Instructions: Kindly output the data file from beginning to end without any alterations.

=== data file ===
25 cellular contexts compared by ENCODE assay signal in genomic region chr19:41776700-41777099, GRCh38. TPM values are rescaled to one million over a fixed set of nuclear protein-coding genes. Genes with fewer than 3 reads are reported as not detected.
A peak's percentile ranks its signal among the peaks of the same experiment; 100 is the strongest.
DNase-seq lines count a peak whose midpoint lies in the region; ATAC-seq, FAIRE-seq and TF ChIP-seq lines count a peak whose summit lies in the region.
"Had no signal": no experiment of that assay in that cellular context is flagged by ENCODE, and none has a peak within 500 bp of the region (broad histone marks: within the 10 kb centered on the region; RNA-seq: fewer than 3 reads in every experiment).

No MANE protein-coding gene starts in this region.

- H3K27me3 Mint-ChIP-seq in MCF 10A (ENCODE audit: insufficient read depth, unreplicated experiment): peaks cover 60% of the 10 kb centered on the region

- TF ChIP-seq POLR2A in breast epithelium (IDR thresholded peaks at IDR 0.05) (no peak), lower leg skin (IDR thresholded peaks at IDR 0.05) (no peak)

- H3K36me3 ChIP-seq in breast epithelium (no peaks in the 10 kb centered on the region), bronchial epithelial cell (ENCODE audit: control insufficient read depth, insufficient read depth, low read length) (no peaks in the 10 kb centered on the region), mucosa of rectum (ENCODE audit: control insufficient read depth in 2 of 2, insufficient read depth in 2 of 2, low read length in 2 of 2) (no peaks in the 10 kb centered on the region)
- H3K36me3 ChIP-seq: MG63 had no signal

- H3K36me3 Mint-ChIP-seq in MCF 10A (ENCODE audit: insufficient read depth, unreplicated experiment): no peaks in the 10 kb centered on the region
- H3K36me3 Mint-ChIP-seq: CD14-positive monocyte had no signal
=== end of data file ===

25 cellular contexts compared by ENCODE assay signal in genomic region chr19:41776700-41777099, GRCh38. TPM values are rescaled to one million over a fixed set of nuclear protein-coding genes. Genes with fewer than 3 reads are reported as not detected.
A peak's percentile ranks its signal among the peaks of the same experiment; 100 is the strongest.
DNase-seq lines count a peak whose midpoint lies in the region; ATAC-seq, FAIRE-seq and TF ChIP-seq lines count a peak whose summit lies in the region.
"Had no signal": no experiment of that assay in that cellular context is flagged by ENCODE, and none has a peak within 500 bp of the region (broad histone marks: within the 10 kb centered on the region; RNA-seq: fewer than 3 reads in every experiment).

No MANE protein-coding gene starts in this region.

- H3K27me3 Mint-ChIP-seq in MCF 10A (ENCODE audit: insufficient read depth, unreplicated experiment): peaks cover 60% of the 10 kb centered on the region

- TF ChIP-seq POLR2A in breast epithelium (IDR thresholded peaks at IDR 0.05) (no peak), lower leg skin (IDR thresholded peaks at IDR 0.05) (no peak)

- H3K36me3 ChIP-seq in breast epithelium (no peaks in the 10 kb centered on the region), bronchial epithelial cell (ENCODE audit: control insufficient read depth, insufficient read depth, low read length) (no peaks in the 10 kb centered on the region), mucosa of rectum (ENCODE audit: control insufficient read depth in 2 of 2, insufficient read depth in 2 of 2, low read length in 2 of 2) (no peaks in the 10 kb centered on the region)
- H3K36me3 ChIP-seq: MG63 had no signal

- H3K36me3 Mint-ChIP-seq in MCF 10A (ENCODE audit: insufficient read depth, unreplicated experiment): no peaks in the 10 kb centered on the region
- H3K36me3 Mint-ChIP-seq: CD14-positive monocyte had no signal